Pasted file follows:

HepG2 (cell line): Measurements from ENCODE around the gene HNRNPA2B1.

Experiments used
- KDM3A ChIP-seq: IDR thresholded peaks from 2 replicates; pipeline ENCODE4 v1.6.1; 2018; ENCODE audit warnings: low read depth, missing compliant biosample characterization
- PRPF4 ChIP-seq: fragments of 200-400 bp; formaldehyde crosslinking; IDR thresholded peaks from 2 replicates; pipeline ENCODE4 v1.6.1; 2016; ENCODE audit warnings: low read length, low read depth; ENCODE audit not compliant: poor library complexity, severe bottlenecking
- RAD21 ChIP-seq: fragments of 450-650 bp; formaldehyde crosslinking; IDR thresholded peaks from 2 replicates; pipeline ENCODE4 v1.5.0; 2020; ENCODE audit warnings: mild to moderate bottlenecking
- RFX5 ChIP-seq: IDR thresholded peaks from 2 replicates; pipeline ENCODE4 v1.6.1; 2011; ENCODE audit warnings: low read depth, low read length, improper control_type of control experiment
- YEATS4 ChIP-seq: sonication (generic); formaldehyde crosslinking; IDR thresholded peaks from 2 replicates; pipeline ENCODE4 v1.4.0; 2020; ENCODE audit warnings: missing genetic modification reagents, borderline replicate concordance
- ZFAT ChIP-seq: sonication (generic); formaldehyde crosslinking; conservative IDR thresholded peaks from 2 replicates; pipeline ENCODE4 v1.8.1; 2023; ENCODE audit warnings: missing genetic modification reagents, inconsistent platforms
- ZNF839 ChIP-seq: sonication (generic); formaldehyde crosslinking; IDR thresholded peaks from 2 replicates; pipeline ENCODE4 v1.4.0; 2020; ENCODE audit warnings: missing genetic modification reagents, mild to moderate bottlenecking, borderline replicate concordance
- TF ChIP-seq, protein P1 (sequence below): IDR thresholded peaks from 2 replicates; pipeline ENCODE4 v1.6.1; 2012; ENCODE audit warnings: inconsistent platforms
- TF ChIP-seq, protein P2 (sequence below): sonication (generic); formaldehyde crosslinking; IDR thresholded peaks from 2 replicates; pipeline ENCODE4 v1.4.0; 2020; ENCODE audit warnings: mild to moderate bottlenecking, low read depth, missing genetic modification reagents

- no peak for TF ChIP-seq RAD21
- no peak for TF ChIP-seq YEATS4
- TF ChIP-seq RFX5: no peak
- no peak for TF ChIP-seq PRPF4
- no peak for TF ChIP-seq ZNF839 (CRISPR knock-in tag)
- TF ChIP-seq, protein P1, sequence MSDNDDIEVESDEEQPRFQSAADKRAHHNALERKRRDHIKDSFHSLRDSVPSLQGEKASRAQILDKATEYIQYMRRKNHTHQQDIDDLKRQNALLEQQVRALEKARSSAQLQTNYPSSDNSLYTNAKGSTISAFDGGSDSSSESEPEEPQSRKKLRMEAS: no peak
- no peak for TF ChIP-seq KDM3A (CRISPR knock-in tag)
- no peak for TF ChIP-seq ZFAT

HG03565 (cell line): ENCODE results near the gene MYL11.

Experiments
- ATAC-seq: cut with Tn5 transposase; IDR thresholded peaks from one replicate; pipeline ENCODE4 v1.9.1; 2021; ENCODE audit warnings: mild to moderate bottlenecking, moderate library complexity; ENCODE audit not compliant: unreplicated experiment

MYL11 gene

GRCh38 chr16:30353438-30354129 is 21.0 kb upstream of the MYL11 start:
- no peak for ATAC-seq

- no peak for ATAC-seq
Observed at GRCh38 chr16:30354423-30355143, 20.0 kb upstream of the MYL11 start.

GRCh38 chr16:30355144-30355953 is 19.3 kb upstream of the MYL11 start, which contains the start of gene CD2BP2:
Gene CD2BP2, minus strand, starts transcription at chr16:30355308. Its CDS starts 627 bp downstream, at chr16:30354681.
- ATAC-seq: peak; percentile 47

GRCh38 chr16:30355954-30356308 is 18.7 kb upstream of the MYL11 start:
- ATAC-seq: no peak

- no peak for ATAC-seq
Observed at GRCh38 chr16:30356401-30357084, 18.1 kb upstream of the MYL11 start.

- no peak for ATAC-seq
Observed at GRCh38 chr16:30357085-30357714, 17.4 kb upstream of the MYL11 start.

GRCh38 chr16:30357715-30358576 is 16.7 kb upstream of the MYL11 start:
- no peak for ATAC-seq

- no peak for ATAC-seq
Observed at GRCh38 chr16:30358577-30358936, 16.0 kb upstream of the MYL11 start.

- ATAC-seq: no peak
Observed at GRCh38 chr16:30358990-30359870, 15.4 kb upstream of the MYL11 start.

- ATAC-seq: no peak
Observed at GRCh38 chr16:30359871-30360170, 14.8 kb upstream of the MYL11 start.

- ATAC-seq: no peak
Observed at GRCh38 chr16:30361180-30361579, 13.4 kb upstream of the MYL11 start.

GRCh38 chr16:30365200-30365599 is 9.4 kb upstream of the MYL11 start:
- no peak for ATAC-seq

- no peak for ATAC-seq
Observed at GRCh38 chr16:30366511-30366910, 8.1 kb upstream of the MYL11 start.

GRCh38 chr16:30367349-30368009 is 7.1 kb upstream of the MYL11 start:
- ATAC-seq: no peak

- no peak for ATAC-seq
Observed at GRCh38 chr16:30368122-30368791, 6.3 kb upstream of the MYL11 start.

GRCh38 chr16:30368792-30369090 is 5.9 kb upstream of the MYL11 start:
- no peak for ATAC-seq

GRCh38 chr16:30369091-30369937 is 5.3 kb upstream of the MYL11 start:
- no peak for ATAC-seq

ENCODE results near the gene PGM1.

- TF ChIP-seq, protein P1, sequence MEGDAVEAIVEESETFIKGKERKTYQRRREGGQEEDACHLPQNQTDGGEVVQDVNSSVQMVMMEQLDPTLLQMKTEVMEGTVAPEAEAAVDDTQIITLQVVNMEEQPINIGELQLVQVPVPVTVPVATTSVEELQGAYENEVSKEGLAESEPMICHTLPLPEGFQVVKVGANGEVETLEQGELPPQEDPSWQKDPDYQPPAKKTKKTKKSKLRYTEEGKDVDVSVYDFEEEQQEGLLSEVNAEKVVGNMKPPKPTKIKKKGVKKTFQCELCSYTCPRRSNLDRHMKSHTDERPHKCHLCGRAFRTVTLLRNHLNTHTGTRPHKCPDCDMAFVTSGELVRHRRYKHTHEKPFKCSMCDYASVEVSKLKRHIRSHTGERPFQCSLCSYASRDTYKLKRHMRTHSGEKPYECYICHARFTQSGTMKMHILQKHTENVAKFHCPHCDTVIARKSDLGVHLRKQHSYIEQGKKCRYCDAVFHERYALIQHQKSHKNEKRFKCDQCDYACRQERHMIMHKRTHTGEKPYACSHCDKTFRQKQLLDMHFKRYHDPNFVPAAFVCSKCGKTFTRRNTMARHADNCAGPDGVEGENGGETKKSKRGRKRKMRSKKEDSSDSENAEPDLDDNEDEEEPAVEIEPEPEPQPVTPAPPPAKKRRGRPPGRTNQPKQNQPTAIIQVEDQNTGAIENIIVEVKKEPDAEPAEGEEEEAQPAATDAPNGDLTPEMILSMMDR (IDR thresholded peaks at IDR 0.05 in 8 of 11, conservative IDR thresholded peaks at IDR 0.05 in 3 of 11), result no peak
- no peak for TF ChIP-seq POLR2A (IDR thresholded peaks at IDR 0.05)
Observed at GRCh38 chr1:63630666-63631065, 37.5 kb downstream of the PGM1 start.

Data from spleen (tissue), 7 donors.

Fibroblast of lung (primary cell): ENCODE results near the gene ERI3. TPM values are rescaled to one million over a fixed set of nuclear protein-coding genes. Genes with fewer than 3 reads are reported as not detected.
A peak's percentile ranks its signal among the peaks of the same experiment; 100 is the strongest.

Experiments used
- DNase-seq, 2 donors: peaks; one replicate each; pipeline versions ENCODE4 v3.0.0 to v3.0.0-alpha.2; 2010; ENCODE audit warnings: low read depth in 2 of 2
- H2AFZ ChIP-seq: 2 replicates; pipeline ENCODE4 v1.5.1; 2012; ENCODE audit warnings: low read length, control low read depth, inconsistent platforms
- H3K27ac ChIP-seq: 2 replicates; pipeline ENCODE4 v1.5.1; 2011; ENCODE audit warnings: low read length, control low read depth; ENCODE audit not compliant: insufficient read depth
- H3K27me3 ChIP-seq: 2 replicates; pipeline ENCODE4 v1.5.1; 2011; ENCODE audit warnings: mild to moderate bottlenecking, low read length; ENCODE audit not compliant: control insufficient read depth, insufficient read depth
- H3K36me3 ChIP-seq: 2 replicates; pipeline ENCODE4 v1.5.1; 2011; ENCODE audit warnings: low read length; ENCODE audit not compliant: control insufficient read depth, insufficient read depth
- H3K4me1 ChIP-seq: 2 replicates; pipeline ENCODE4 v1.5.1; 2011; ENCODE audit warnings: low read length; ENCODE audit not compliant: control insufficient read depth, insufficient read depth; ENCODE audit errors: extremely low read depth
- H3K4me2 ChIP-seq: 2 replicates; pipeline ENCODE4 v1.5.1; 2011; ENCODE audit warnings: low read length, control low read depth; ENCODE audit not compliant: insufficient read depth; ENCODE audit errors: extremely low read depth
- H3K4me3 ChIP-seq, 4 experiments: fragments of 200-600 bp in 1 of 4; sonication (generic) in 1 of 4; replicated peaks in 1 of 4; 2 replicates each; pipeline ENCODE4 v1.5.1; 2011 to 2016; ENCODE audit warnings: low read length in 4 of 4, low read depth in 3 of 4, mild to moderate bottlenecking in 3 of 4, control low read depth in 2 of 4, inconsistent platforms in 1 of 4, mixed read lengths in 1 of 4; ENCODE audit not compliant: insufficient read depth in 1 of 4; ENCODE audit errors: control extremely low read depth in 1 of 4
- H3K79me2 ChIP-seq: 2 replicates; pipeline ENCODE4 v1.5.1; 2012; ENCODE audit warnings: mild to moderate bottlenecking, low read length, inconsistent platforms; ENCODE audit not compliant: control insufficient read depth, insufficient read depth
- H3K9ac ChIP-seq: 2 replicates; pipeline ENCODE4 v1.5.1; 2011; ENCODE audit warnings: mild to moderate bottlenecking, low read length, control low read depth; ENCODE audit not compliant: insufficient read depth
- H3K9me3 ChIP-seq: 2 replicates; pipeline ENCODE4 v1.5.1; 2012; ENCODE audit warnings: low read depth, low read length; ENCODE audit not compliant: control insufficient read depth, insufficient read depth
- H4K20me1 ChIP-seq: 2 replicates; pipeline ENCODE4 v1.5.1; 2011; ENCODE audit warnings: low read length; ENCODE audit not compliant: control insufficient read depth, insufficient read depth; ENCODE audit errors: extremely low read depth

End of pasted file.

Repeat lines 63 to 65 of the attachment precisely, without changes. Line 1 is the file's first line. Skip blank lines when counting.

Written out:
Data from spleen (tissue), 7 donors.

Fibroblast of lung (primary cell): ENCODE results near the gene ERI3. TPM values are rescaled to one million over a fixed set of nuclear protein-coding genes. Genes with fewer than 3 reads are reported as not detected.
A peak's percentile ranks its signal among the peaks of the same experiment; 100 is the strongest.